Dustin Yellin’s latest installation (previously here and here) is more of an encased world than environment—ten modular glass blocks that together measure 20 feet long. Densely layered, each glass brick contains thousands of images meticulously sourced from magazines and books, arranged to created Yellin’s own alternate National Geographic universe. The pieces, which differ in dimension at the ends of the work and are uniformly sized near the middle, all contribute to a larger, and perhaps forecasted, story of war and peril. Not a pleasant look at the future of humanity, Yellin outlines scenes of greed and global warming, literally showing the fall of humanity from the tip of a glass-encased mountain to the depths of a turbulent sea.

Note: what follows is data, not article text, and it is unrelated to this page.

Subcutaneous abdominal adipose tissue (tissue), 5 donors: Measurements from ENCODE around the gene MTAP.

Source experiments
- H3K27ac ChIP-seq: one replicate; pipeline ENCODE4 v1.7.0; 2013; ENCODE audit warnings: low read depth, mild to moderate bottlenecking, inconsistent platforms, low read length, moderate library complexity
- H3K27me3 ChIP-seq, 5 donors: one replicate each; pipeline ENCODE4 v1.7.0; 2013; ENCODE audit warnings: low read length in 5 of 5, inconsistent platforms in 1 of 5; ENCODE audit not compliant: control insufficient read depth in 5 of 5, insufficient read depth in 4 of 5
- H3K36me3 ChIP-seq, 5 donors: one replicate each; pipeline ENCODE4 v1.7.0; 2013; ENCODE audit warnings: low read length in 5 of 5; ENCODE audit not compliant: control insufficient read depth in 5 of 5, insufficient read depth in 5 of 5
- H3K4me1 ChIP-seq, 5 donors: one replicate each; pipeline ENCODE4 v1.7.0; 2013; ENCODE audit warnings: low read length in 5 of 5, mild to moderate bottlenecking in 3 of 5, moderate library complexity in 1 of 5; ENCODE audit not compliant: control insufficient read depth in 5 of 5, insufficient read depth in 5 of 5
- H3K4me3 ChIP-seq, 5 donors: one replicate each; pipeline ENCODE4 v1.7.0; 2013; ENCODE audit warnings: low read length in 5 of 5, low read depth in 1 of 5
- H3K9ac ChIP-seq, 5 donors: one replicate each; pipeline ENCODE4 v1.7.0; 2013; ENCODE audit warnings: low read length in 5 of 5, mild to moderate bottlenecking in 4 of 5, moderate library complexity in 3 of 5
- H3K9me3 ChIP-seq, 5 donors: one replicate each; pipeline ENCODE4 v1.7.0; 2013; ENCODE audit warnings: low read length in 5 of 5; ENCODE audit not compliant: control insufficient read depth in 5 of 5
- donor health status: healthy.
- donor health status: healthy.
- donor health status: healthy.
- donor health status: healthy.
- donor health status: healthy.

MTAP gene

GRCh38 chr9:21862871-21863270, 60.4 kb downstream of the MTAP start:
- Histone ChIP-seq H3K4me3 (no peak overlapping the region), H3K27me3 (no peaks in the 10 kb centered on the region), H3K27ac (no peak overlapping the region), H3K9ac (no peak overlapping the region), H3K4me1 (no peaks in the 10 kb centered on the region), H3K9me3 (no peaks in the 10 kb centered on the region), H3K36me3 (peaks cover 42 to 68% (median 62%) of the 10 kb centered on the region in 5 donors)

This installation, titled Ten Parts, is part of a solo exhibition of Yellin’s work by the same name at GRIMM Gallery in Amsterdam which opens this Friday, November 25, and runs through January 7, 2017.
Do stories and artists like this matter to you? Become a Colossal Member today and support independent arts publishing for as little as $5 per month. You'll connect with a community of like-minded readers who are passionate about contemporary art, read articles and newsletters ad-free, sustain our interview series, get discounts and early access to our limited-edition print releases, and much more. Join now!